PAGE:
Autoimmune Hepatitis

Question: A 39 year old female sees you for a presumed diagnosis of type 1 autoimmune hepatitis (+ANA, 1:80).  Her anti-smooth muscle Ab and IgG are also elevated.  AST is 77 and ALT is 83.  Other causes of liver disease have been safely ruled out. She is asymptomatic and has heard bad things about prednisone.  What is the most appropriate approach to her management?

A. start prednisone 40 mg QD

B. start budesonide 3 mg TID

C. start budesonide 3 mg TID & azathioprine 50 mg QD

D. wait for AST and ALT to rise, then consider liver biopsy

Answer: The key to this question is understanding the indications for therapeutic intervention for autoimmune hepatitis. Medications should be started when ALT is > 10x the upper limit of normal, or if it is > 5x ULN with histologic evidence of active portal inflammation and interface hepatitis (see histology post: Dec. 14,  2010).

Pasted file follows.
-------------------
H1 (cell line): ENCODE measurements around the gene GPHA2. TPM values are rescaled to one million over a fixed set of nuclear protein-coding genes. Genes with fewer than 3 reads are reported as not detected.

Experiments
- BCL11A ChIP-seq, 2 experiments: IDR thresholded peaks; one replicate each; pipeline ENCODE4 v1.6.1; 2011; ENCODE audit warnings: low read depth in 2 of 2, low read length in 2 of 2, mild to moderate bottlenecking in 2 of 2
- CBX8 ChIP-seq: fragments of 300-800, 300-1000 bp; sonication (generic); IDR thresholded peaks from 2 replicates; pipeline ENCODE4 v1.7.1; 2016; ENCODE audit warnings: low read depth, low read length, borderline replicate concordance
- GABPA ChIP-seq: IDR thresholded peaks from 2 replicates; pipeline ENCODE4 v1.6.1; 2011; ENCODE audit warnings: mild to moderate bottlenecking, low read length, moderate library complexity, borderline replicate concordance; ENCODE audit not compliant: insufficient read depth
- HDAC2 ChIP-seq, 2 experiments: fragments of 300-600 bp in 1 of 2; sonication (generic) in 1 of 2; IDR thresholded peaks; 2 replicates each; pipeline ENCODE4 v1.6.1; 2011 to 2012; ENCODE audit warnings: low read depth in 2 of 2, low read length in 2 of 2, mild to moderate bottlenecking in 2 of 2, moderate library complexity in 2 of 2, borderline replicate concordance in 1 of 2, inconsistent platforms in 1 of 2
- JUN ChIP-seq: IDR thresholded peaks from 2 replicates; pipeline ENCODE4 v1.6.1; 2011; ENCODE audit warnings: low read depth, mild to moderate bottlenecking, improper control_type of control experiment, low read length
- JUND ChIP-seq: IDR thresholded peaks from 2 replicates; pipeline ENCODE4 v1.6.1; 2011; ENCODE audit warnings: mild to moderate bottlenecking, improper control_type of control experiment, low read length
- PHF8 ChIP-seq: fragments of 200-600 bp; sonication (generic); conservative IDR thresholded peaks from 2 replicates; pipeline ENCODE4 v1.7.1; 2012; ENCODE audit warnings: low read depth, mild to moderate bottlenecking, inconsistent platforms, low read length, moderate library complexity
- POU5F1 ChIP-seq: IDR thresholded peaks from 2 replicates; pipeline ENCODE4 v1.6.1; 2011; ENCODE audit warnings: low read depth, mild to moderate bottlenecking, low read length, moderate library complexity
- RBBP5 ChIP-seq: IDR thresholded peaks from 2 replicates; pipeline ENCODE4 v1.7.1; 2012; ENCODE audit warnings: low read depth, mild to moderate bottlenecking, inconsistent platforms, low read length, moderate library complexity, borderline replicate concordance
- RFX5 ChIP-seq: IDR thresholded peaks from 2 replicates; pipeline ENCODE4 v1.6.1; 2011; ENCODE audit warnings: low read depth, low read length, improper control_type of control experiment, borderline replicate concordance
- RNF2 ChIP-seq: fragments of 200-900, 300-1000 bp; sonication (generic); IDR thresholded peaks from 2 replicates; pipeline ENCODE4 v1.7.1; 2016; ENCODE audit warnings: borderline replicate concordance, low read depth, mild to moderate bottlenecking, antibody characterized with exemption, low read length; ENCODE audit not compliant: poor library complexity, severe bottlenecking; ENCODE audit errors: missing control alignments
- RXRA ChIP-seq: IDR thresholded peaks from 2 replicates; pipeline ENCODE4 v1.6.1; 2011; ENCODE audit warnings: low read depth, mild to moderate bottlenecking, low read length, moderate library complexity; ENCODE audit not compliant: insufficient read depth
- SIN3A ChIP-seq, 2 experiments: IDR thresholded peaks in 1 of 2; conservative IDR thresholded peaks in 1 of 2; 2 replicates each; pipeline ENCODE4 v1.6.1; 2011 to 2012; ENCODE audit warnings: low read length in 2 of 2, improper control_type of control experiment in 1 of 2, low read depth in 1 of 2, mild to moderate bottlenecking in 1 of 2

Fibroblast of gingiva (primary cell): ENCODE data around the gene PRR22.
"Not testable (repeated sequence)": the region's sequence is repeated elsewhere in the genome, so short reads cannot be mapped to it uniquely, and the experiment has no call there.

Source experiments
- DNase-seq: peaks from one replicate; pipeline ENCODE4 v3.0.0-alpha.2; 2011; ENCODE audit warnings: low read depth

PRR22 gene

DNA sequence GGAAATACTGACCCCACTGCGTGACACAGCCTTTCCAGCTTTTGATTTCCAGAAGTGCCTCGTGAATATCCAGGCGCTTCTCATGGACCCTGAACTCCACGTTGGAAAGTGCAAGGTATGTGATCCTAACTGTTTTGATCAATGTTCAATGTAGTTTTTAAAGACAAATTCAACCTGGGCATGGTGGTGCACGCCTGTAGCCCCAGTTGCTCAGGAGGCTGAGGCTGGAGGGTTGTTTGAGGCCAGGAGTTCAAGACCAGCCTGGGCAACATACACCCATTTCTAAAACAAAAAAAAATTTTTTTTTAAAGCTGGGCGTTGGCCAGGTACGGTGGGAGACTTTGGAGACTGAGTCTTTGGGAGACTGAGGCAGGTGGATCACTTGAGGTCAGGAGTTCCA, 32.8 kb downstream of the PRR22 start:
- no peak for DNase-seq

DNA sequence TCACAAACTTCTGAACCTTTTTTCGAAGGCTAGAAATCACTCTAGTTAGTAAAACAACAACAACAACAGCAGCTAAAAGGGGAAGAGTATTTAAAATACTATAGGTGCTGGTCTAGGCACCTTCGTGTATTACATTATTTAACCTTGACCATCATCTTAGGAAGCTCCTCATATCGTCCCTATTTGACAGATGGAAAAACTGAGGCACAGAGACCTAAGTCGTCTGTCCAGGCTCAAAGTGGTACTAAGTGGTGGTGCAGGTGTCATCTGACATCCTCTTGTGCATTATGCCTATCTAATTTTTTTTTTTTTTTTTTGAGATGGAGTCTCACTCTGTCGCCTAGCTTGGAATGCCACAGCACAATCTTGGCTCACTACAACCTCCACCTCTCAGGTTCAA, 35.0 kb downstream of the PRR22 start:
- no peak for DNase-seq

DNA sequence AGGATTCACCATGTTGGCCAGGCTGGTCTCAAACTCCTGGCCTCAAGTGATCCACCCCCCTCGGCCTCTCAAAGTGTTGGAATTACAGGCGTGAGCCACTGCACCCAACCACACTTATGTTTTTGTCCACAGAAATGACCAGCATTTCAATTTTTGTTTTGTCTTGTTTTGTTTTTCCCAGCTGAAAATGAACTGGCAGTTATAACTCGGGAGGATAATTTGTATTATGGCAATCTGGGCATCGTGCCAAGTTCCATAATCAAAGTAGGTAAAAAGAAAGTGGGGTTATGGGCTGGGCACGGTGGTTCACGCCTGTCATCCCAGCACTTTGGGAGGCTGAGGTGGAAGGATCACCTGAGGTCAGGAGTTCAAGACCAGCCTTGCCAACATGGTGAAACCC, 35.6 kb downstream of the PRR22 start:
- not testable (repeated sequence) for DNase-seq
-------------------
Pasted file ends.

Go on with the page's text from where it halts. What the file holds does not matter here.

So, performing liver biopsy when aminotransferase levels are higher is appropriate, particularly in this patient who seems anxious about steroids.  Prednisone at 40 mg QD is an appropriate dose; as you begin to slowly taper the prednisone, the addition of azathioprine at 50 mg QD is standard (with the intention of reaching 100 mg QD).  Only 20% of patients with type 1 AIH will eventually wean from all medications.

Some of you may have opted for budesonide in this case…with good reason.  A recent study by Manns et al. (Gastroenterology 2010) showed great clinical efficacy for budesonide in the induction of remission.  Fewer side effects are experienced on budesonide, versus prednisone.  You can link to this article by clicking on the link below:

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